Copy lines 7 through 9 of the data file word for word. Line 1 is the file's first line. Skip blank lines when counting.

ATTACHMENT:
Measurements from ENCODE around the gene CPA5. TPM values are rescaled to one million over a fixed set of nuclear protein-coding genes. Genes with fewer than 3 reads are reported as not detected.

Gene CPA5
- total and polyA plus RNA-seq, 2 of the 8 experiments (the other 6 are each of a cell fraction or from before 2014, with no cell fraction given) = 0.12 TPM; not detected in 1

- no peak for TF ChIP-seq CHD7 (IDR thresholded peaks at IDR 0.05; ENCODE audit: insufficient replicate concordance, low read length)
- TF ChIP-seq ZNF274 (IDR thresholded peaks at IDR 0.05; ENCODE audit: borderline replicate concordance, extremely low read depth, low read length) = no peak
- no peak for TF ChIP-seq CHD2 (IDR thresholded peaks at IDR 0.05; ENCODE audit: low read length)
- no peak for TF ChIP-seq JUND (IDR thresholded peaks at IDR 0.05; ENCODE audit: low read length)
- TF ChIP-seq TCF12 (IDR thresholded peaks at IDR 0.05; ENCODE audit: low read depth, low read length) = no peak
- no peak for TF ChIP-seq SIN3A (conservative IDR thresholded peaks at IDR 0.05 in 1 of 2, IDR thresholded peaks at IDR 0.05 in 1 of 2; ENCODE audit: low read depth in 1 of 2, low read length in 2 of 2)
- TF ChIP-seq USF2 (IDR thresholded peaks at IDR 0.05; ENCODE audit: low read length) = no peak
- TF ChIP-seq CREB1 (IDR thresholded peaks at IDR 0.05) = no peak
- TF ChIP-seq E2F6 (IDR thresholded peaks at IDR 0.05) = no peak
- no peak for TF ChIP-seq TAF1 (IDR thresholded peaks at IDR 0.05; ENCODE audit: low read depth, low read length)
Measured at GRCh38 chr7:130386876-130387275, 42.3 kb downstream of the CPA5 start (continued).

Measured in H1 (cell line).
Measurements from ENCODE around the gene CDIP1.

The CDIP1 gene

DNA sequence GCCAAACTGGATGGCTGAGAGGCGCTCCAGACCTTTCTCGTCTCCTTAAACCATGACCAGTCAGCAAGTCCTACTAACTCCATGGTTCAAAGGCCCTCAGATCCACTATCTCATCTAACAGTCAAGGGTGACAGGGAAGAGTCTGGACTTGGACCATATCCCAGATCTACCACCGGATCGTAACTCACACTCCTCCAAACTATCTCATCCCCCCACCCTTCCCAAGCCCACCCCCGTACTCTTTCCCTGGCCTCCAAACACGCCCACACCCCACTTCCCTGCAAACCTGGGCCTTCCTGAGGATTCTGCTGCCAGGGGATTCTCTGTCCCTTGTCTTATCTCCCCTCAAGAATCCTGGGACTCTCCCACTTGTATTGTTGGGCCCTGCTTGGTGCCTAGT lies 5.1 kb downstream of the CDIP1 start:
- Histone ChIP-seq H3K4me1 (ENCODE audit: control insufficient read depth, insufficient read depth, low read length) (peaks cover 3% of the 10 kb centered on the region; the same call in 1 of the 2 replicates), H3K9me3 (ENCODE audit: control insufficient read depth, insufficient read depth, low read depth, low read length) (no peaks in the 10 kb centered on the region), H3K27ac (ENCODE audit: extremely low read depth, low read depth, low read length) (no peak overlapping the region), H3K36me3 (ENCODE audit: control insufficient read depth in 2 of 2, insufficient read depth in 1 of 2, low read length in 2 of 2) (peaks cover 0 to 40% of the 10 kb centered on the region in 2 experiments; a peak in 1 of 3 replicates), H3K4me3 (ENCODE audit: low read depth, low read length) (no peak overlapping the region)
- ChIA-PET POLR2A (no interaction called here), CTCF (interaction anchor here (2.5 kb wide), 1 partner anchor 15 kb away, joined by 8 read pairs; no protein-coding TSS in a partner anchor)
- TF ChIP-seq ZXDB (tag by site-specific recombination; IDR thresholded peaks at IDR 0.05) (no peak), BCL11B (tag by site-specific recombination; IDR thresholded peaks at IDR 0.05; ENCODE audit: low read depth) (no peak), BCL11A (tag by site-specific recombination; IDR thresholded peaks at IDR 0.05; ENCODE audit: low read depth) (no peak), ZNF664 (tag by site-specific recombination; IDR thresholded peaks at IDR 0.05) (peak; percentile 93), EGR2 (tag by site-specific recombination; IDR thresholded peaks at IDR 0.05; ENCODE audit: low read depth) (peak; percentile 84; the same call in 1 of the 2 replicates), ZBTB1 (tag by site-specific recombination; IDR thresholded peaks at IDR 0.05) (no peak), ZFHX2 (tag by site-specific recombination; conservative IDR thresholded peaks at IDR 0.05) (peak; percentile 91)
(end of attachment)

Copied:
- no peak for TF ChIP-seq JUND (IDR thresholded peaks at IDR 0.05; ENCODE audit: low read length)
- TF ChIP-seq TCF12 (IDR thresholded peaks at IDR 0.05; ENCODE audit: low read depth, low read length) = no peak
- no peak for TF ChIP-seq SIN3A (conservative IDR thresholded peaks at IDR 0.05 in 1 of 2, IDR thresholded peaks at IDR 0.05 in 1 of 2; ENCODE audit: low read depth in 1 of 2, low read length in 2 of 2)